"This guy showed up. I don't know how he didn't die. There was no tetanus injection, nothing. Lips cut off, limbs cut off, drenched in blood. The so-called letter that was addressed to me was all very bloody. Of course, I couldn't even touch it."
Not deterred, Bigombe decided to write back to Kony. She referred to him as "my son" and used religion as a way of connecting with him.
Eventually Kony agreed to meet. She feared he would have her tortured and resolved to kill herself rather than be captured by him.
Deep in the jungle they met for the first time.
"He was guarded, there was church music, some men were dressed as nuns and had guns. They were singing hymns and falling down, [saying] that the demon was coming out of them. The scene was just incredible. He was wearing military uniform. He definitely came ready to intimidate."
In the next 18 months, during several face-to-face meetings, Kony started calling her "Mummy" Bigombe. Eventually he agreed to come out of the jungle for peace talks with President Museveni.
Bigombe went to the president and told him they needed to establish the conditions for the peace talks. Instead Museveni went to a public rally and threatened Kony - telling him to come out immediately or face the wrath of government troops.
Kony and his forces responded by massacring 300 people in a trading centre on the border with Sudan.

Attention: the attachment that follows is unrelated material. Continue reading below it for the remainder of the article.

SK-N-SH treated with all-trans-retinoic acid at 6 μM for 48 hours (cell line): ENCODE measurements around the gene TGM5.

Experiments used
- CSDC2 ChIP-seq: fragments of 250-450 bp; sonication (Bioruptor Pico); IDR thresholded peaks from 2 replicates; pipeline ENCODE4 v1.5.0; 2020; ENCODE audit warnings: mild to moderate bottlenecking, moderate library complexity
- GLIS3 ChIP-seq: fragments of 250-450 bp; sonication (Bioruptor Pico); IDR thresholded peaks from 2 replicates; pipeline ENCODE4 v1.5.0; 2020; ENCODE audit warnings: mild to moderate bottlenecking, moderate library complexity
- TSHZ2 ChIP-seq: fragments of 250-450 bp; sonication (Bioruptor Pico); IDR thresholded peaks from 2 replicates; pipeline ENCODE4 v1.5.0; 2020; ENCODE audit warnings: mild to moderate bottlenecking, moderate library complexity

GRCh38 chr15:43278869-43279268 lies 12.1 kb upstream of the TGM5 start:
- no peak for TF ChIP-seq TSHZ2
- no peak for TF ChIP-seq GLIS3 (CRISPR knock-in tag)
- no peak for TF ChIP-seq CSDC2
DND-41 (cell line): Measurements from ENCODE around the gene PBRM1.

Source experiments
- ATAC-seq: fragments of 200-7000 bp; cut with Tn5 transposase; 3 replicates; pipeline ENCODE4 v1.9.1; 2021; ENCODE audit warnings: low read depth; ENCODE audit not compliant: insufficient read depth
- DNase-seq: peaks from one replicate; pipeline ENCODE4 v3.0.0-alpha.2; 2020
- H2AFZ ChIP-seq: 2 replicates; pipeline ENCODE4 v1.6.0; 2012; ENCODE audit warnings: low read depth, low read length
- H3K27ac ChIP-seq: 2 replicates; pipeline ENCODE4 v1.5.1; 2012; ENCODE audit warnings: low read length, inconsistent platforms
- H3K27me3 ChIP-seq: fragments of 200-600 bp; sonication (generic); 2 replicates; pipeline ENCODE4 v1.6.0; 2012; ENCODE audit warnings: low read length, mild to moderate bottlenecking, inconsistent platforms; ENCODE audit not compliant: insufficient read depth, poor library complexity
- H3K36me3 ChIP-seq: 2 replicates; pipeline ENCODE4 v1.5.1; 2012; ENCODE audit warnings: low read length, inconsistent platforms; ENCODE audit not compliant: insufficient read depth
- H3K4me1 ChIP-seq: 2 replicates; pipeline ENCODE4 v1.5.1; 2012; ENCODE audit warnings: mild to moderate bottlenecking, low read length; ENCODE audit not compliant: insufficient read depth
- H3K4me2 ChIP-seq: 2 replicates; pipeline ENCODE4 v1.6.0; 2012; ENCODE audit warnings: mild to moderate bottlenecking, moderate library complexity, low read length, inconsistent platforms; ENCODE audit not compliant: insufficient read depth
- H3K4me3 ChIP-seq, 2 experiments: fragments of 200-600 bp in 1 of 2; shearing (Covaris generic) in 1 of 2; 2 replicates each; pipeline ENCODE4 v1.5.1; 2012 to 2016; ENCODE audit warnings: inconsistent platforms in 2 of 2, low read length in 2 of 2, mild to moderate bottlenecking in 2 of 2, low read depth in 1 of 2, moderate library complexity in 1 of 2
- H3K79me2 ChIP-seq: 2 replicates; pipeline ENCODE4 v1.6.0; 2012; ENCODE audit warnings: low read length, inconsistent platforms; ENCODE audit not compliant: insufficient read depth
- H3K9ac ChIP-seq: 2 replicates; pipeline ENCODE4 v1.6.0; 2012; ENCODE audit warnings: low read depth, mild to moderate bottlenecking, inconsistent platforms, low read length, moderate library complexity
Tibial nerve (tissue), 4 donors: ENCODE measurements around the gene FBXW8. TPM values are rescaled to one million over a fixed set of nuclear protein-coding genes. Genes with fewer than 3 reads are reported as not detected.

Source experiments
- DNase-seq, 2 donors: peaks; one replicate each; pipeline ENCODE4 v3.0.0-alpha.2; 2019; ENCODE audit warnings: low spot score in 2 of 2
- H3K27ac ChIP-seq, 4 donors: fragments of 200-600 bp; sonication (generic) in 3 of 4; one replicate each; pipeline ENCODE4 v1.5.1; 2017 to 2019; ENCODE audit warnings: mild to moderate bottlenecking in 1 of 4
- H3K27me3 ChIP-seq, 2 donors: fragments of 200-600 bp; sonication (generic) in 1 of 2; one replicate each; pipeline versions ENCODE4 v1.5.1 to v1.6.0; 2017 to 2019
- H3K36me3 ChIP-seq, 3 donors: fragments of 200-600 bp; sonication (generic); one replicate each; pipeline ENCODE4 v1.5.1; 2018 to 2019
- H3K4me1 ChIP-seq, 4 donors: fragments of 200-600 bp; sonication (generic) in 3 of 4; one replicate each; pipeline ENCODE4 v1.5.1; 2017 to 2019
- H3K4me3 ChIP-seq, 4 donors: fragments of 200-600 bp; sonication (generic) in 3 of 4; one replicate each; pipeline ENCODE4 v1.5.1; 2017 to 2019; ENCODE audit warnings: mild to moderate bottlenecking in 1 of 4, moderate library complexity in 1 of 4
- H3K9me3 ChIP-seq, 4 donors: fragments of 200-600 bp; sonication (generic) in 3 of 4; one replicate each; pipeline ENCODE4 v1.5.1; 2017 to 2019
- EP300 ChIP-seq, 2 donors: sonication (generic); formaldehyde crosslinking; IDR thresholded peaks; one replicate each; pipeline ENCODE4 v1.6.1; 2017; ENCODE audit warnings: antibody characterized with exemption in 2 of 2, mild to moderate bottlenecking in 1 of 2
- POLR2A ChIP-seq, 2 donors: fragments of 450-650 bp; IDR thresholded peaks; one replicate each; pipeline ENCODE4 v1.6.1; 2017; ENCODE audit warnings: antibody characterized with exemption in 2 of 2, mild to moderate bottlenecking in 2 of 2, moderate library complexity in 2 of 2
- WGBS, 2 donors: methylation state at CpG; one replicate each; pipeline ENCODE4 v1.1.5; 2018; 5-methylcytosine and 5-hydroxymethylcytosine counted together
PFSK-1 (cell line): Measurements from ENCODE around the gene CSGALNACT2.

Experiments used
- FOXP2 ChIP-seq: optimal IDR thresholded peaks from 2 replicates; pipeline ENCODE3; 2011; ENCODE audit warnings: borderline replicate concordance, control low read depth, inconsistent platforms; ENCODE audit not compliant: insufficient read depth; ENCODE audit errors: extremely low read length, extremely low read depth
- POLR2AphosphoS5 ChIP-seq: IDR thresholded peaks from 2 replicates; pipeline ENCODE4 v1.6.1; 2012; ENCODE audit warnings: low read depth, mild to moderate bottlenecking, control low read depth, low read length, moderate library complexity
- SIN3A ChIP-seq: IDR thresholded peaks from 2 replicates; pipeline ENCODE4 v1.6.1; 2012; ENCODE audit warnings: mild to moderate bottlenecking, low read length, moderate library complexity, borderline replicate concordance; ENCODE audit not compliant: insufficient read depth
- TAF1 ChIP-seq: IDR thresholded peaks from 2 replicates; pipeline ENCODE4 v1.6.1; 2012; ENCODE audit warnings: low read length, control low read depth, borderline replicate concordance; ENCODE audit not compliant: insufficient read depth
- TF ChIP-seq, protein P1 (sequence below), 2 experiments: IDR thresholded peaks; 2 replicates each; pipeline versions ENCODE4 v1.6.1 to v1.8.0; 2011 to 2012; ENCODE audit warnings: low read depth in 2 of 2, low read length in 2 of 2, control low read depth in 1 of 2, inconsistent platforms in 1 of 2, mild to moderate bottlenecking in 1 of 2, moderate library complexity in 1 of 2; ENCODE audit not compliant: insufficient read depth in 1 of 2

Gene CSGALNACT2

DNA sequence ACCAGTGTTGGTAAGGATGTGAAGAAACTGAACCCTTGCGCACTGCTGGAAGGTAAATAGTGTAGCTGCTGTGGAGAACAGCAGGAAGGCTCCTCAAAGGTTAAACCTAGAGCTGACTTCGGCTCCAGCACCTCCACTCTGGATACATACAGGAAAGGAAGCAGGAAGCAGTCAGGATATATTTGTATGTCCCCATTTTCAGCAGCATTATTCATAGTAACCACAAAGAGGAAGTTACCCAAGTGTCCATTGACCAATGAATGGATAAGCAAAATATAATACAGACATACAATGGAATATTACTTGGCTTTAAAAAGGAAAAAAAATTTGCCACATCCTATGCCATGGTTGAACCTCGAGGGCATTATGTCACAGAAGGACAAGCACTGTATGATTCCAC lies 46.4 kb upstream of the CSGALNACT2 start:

Bigombe resigned and left for the US.
"I was very devastated. I had a breakdown on the plane. It was a very painful defeat, but it wasn't about me - it was the suffering of the people," she says.
She again studied at Harvard and then got a job at the World Bank in Washington, working in its post-conflict unit. Then one morning in 2004 she turned on the TV and everything changed. There was breaking news on CNN - the Lord's Resistance Army had entered a camp and killed more than 300 people.
"And then, inset, there was suddenly my picture - the only person who almost ended the war, the only person who has met this rebel leader. So I thought that was a calling."
Bigombe returned to Uganda and tried to arrange a fresh meeting with Kony. She felt accepting Ugandan government funding would compromise her impartiality so she used her own money. She spent the cash she'd saved for her daughter's tuition to pay her satellite phone bill.
By this time the International Criminal Court had indicted Kony for war crimes and crimes against humanity. Bigombe's work laid the foundation for peace talks in South Sudan in 2006, though these collapsed at the 11th hour, when Kony refused to sign a peace deal.
Kony and the remnants of the Lord's Resistance Army have maintained a low profile since then. He now is reportedly in ill health and his forces have shrunk to less than 100.
Today Bigombe is helping to mediate in South Sudan's crisis in a personal capacity, drawing on her experiences in Uganda. Kony had a huge impact on her life and she on his.
"Not too long ago I met one of his fighters. They look for me. It's strange, but they do. A couple of months ago one of them got in touch with me and said: 'This time Kony is very serious, he wants to come.' And I said: 'Stop playing games, show me proof, let him call me. I know his voice.'"
Correction: An earlier version of this story erroneously stated that Bigombe was still working for the World Bank.